Edward Emerson Barnard (December 16, 1857 - February 6, 1923)

Edward Emerson Barnard was one of the great observational astronomers. He was born in 1857 in Nashville, Tennessee, the son of Reuben and Elizabeth Jane (Haywood) Barnard. His father died before his birth, and he grew up under poverty conditions, with his mother having to support herself and her two sons. In young years he experienced the Civil War, and survived a cholera attack. At age of nine, he began to work as a photographer's assistant.

In 1876, he puchased an equatorially mounted 5-inch refractor from John Byrne of New York for $ 400, or about 2/3 of his annual income that year. In January, 1881, still employed at the photo studio, he married Rhoda Calvert, an England-born lady whom he knew from his work in the studio. On May 12, 1881, Barnard discovered his first comet, which however he did not announce. He found his second comet on September 17 of the same year, and another one on September 13, 1882.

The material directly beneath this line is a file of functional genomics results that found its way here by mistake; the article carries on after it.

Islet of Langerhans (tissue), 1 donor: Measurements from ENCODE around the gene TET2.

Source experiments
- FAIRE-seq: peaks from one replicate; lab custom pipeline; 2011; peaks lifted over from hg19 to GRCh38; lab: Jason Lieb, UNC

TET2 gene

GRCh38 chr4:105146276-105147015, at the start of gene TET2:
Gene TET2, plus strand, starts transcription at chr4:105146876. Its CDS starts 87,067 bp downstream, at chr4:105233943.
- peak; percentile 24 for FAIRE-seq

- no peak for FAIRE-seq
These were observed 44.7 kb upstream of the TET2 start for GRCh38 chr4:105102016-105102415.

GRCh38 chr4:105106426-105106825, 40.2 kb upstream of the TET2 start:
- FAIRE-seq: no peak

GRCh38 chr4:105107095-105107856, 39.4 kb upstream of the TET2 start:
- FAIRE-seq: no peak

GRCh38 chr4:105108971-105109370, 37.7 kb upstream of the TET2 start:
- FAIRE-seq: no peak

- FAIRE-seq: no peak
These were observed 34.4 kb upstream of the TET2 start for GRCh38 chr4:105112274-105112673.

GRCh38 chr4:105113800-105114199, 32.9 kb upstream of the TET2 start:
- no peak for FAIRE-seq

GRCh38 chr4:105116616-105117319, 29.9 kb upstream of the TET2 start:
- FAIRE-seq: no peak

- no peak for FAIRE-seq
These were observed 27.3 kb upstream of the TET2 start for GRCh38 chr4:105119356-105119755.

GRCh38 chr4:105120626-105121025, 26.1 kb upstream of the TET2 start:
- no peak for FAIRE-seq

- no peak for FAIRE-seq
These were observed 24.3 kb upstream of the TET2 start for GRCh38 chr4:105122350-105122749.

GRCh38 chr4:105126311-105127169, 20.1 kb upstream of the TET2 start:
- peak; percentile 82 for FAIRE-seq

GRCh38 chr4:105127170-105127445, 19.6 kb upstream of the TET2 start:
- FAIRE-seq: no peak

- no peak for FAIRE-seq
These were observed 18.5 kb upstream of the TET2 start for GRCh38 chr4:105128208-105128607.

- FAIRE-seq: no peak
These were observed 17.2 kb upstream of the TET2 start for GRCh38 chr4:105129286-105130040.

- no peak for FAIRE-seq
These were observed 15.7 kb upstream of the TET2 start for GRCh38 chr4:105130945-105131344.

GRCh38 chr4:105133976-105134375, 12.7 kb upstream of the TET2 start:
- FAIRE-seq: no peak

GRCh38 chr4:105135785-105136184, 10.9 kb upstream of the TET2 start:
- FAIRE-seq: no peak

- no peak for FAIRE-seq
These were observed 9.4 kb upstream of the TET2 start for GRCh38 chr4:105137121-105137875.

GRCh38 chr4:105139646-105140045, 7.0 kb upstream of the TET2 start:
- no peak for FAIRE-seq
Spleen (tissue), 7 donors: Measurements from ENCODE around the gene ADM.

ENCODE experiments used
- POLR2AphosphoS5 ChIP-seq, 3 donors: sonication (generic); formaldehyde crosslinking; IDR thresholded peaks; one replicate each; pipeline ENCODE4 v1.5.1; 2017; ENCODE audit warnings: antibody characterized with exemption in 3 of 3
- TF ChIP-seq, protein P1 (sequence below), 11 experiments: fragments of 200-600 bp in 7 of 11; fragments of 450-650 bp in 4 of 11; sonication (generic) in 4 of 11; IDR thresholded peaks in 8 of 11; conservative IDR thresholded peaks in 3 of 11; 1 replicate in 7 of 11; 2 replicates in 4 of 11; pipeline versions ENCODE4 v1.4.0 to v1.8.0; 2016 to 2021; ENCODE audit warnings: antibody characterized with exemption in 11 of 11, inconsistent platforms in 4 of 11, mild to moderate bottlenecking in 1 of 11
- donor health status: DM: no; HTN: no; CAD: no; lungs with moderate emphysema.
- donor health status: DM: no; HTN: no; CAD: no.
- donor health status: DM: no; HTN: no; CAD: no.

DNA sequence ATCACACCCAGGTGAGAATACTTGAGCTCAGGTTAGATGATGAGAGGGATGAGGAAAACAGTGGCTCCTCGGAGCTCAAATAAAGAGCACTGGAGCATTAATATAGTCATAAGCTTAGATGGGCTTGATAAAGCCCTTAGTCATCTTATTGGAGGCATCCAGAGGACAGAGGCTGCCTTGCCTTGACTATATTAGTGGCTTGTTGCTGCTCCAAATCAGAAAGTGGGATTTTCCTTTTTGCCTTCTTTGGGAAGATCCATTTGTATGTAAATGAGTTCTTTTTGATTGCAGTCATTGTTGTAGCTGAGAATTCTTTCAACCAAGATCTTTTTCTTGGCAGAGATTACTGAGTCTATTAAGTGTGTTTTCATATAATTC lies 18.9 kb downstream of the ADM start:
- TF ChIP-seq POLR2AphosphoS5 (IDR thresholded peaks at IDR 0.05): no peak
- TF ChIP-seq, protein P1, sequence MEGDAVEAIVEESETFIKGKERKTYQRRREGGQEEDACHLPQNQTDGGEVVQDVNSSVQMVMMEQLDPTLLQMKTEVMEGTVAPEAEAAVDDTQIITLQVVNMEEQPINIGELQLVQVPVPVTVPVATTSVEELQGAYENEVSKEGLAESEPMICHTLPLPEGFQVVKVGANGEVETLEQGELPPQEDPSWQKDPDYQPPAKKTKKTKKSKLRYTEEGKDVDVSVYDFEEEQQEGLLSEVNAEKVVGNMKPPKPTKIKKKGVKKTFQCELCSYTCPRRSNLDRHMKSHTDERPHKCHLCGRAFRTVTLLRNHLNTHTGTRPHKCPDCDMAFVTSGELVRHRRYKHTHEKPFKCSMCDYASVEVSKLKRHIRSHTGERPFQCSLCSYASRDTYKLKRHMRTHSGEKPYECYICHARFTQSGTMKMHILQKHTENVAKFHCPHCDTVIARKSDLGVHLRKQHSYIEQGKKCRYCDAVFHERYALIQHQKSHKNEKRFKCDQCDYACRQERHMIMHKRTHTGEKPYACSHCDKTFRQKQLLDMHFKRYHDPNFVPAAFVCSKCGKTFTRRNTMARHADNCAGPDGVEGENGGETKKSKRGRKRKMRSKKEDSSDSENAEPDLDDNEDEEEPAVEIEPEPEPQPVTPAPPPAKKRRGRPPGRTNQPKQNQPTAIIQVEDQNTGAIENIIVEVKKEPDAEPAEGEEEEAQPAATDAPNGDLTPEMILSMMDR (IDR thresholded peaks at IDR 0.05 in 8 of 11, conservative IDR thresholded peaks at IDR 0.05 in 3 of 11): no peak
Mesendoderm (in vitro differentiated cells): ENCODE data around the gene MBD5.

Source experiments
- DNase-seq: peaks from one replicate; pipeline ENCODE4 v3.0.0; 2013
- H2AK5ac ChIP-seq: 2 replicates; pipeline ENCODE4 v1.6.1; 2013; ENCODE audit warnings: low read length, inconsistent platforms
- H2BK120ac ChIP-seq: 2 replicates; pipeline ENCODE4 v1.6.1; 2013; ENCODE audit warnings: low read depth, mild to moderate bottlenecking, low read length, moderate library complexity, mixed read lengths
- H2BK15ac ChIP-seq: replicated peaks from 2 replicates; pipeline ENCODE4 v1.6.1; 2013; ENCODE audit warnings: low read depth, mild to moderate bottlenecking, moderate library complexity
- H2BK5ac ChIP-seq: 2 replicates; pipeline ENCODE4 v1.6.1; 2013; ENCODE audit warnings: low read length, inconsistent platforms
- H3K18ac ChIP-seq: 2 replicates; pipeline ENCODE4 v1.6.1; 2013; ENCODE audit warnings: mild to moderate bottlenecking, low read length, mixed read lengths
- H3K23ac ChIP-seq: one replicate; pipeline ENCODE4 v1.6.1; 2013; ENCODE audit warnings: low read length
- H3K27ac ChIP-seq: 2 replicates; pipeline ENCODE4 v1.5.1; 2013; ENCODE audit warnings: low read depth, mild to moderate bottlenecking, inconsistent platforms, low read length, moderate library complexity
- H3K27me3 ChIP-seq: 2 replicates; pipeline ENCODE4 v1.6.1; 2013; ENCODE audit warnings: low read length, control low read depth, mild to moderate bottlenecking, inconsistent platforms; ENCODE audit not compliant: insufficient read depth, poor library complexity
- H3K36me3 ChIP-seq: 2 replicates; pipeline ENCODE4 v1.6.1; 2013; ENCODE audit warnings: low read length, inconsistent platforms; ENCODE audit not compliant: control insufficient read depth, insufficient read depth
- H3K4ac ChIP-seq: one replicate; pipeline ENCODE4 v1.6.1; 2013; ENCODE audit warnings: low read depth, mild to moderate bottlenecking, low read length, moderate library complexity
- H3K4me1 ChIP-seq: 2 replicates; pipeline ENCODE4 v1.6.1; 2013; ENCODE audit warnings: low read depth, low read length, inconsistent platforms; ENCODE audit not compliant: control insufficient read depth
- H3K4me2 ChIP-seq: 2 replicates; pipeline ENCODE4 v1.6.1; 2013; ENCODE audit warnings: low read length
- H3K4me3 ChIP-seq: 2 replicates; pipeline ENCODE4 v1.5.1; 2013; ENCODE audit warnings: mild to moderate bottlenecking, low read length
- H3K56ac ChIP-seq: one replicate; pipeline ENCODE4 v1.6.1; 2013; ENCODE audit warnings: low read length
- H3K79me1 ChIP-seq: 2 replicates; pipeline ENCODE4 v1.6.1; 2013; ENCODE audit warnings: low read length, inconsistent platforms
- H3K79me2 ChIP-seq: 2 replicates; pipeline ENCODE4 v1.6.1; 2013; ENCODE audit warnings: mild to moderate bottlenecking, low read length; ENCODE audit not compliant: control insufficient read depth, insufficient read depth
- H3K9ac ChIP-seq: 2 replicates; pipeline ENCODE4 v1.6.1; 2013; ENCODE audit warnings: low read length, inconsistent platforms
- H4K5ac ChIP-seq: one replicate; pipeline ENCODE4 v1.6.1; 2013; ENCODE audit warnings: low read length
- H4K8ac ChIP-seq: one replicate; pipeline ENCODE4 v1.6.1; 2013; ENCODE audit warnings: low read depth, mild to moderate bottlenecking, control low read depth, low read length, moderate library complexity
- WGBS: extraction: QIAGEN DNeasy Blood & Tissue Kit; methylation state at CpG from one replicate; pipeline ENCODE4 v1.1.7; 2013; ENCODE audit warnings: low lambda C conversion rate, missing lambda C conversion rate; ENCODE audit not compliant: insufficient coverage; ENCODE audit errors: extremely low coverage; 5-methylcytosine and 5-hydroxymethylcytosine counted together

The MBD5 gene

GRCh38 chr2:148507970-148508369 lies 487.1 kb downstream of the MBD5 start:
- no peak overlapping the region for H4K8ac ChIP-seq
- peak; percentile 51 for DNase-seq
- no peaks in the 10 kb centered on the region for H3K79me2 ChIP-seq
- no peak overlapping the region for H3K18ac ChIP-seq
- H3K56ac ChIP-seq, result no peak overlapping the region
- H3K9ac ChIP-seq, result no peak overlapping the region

In 1892, Barnard discovered Jupiter's fifth moon, Amalthea.

In 1916, he discovered the fast proper motion of more than 10 arc seconds per year, of the 9.5-magnitude star cataloged as Munich 15040 or LFT 1385 in Ophiuchus. This is the fastest proper motion found so far (even now, at the time of this writing in 2001) for any star beyond the Solar System. Since, this star is called Barnard's Star.

Barnard has been honored by the naming of asteroid (819) Barnardiana, discovered on March 3, 1916 by Max Wolf in Heidelberg, and provisionally designated 1916 ZA; later it had been assigned A904 SC, 1930 QX, and 1955 EB in addition on the occasion of unrecognized observations. Also, he has been honored by the naming of a Moon Crater (29.5S, 85.6E, 105.0 km diameter) in 1964, a Mars Crater (61.4S, 298.4W, 125.0 km) in 1973, and a region on Jupiter's moon Ganymede, Barnard Regio (0.8N, 1.0W, 2547 km).



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